According to the U.S. Census Bureau, America will become “minority white” in 2045. If one were to include the LGBTQ, mixed marriages, and other minority communities, this integration of races and groups will occur even sooner. So why shouldn’t integration be any different when it comes to marketing?
Diversity in population has also been occurring in the marketplace. Between channels, products and markets, it’s become more and more challenging to target and connect with customers. Many silos still stand in companies while other marketers are trying to cope with smaller budgets.
The signs of benefits of integrated marketing are here. Companies that are able to incorporate four or more digital channels will outpace companies employing only one or two-channels by 300% according to global research firm Gartner. A competitor, Kantar Millward Brown, reported that integrated operations outpace those that aren’t by 31%.
What’s equally critical for companies weighing the decision to integrate is that integration can also transform the marketing department into a profit center, as opposed to the cost center that it currently is at many companies. Companies employing integrated marketing also experience improved efficiency and performance.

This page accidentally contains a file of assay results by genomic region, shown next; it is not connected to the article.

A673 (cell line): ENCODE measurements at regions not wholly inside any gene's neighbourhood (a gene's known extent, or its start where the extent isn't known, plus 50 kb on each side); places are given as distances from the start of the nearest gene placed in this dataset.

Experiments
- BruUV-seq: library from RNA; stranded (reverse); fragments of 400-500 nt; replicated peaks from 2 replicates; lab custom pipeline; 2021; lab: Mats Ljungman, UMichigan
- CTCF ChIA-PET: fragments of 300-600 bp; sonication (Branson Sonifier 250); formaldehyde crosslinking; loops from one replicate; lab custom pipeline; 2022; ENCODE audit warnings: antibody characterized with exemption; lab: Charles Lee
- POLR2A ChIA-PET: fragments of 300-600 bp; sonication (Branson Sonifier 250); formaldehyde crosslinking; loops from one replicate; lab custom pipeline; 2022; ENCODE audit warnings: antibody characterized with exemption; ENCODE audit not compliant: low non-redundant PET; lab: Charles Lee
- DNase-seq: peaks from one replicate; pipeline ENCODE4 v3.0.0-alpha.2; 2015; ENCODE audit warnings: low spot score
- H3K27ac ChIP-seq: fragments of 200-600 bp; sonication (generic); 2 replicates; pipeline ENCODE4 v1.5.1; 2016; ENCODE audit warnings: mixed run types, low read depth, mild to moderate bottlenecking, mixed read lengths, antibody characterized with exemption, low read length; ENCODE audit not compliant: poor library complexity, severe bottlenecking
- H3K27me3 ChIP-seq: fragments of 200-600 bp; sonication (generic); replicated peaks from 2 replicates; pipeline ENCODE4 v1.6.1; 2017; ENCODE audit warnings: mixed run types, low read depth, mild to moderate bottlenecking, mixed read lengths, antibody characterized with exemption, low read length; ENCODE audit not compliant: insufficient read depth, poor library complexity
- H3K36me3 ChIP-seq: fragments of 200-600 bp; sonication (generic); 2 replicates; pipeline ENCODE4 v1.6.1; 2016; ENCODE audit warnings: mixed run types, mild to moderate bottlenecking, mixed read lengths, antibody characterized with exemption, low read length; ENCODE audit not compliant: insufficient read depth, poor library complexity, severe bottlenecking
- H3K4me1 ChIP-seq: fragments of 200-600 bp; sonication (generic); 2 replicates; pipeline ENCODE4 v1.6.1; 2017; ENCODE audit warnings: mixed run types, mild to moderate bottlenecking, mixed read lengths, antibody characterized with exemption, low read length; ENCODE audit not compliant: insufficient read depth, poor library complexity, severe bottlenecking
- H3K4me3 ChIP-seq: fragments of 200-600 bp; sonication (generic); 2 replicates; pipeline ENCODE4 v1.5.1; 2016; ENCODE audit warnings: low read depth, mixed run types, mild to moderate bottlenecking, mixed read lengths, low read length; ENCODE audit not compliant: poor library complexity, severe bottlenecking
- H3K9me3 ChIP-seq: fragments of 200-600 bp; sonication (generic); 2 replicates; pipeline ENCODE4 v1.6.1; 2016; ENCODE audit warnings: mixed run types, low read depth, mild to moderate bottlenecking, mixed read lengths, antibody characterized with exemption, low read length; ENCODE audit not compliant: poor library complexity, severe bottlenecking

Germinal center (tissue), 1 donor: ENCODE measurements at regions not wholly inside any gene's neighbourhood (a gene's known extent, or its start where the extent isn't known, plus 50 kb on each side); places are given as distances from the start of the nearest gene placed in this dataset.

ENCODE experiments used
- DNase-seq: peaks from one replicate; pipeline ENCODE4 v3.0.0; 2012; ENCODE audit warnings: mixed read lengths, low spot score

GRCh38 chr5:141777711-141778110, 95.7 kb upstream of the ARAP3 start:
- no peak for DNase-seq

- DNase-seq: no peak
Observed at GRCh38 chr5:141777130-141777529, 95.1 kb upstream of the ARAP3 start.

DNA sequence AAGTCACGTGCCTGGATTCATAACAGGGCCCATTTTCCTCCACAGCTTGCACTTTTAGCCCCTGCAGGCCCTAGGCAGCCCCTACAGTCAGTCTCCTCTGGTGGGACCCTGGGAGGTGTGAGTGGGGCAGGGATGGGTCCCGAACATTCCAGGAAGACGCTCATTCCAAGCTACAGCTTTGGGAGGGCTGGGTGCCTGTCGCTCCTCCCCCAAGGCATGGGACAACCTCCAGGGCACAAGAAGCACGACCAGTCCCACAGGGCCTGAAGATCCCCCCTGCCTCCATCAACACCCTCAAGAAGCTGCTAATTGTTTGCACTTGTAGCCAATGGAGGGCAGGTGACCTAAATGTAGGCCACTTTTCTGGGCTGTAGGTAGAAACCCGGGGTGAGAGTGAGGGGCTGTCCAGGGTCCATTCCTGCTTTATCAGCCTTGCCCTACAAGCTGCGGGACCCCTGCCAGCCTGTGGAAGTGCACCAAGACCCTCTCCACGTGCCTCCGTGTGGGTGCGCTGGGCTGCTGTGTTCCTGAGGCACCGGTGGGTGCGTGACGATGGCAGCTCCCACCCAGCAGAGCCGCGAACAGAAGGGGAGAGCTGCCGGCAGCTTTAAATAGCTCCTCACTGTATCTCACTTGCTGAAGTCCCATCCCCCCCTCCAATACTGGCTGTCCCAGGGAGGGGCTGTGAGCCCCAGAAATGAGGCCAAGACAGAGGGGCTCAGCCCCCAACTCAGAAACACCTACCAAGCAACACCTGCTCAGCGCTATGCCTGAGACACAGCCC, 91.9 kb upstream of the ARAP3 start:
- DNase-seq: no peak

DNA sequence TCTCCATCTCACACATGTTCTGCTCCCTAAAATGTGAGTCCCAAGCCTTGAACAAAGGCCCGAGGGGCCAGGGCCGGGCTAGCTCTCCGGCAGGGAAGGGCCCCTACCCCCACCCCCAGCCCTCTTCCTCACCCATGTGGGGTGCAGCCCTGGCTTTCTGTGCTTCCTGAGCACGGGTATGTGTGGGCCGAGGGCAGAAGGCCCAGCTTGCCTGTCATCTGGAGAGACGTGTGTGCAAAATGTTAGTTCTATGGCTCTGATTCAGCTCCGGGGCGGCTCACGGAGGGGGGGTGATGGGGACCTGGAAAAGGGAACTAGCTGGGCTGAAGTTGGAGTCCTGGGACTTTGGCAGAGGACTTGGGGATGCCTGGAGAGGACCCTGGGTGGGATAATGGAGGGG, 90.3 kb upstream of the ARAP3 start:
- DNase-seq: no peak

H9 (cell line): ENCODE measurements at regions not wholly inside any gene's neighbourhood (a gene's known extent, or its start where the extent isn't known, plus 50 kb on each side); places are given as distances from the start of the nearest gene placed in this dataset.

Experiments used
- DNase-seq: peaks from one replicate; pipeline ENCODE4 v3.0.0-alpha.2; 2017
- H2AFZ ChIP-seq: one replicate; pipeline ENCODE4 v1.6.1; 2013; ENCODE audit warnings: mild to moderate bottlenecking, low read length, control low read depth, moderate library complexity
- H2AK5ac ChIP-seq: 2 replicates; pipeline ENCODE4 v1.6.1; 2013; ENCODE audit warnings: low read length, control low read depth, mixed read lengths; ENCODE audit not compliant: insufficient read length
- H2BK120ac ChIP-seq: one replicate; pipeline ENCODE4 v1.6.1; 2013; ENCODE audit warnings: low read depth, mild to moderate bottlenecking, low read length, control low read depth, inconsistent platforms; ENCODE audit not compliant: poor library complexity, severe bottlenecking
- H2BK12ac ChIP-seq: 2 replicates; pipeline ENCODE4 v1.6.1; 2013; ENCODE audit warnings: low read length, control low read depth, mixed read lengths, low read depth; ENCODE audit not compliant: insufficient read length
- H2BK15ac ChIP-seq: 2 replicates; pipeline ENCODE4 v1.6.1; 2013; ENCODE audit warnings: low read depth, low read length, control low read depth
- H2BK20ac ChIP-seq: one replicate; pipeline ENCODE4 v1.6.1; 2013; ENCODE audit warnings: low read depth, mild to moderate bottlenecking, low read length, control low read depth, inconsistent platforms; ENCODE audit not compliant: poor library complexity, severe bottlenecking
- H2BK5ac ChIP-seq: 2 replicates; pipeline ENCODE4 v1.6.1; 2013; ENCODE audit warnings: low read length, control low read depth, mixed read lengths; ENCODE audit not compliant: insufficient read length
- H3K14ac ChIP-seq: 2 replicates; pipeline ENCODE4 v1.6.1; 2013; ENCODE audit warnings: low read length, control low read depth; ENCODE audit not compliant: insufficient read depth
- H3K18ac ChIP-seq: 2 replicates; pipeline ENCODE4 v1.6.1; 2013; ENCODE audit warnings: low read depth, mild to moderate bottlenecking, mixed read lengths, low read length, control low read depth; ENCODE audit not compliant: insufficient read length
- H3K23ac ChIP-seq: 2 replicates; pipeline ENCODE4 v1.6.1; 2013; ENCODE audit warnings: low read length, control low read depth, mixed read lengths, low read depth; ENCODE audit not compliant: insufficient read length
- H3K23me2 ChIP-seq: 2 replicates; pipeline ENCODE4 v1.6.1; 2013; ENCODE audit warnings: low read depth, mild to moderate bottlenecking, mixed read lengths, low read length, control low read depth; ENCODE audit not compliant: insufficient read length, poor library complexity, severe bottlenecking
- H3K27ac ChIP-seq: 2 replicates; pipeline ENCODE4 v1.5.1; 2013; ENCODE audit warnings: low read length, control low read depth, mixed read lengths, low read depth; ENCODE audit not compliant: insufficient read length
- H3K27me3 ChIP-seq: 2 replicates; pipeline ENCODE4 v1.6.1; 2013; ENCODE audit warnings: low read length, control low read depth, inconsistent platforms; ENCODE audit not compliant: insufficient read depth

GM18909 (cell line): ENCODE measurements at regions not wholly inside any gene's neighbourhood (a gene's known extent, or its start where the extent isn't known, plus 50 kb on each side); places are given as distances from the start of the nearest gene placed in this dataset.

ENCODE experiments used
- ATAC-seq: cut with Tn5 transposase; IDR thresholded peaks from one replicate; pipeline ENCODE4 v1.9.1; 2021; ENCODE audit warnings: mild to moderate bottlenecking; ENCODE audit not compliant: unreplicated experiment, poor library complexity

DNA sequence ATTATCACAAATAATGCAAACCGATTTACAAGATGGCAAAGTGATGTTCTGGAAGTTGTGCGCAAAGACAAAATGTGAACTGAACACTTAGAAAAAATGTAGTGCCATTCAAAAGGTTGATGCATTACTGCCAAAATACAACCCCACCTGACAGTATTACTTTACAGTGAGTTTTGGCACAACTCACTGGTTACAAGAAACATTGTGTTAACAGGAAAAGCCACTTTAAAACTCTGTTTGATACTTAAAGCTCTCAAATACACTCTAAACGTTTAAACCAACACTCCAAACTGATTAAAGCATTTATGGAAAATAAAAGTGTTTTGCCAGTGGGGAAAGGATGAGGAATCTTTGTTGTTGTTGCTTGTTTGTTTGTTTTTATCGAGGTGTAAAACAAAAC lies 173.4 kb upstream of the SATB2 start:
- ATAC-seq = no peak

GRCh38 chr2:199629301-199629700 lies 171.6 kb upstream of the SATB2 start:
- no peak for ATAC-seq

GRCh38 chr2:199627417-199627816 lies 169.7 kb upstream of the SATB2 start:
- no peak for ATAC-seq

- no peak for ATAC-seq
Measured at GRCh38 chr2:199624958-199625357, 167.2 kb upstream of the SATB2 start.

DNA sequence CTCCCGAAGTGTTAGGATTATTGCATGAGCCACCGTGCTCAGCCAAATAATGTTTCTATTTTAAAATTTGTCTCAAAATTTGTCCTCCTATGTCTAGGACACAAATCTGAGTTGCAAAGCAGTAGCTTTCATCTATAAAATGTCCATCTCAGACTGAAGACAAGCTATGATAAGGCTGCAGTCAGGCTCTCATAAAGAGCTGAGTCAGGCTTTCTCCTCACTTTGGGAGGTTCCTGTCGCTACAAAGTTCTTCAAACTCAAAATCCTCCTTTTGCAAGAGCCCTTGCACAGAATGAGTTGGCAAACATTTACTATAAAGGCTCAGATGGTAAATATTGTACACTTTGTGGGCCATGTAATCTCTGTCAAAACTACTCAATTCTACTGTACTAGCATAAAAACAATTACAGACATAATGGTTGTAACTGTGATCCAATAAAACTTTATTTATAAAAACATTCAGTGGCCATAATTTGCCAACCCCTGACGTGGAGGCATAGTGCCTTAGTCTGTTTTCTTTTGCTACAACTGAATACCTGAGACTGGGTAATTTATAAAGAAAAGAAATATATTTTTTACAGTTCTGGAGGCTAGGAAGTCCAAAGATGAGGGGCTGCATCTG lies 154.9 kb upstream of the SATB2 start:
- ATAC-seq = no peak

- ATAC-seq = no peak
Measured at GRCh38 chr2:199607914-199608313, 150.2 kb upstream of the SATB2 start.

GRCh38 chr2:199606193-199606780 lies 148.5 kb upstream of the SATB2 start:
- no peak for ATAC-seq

Two of the keys in moving toward integrated marketing and breaking down the internal silos are collaboration and shared ownership. The first step is obvious. A company’s leadership needs to commit to the change and let its decision be known to all employees and departments.
Next is a SWOT analysis of the company’s Strengths, Weaknesses, Opportunities and Threats. This must be done by representatives from every department that will be a part of the new plan.
An audit of what’s currently being used for marketing tech would also be helpful. Can data gathered for content, event, and customer relationship stewardship, measurement, and automation be integrated? If not, what would make this viable so it can be readily shared with people and departments that need to be engaged?
A think tank bringing together all the stakeholders and using the results from the SWOT analysis should then be held. The key takeaways would be an action plan, timelines, and major priorities.
Next up would be a brand review by all departments engaged in this effort. That would be followed by collectively deciding how the collected information will be shared.
Areas that need to be investigated and considered include campaign themes, brand values, customer stages, content pillars, and the markets. Collaboration between departments then needs to start in planning a coordinated marketing campaign and in setting measurable goals.
As a company’s teams and departments move forward together with their data collection, analysis and marketing, establishing program benchmarks will be extremely helpful. It can help teams move from the question of how long it’s taking to generate data to how long it should take.
Other questions that should be addressed are the number of functions being duplicated or repeated and any barriers encountered.
As teams and departments learn how to better collaborate and work together, operational efficiency will improve. But keep in mind that as more departments jump aboard, the onboarding process may stall progress momentarily before regaining momentum and working toward the common goal.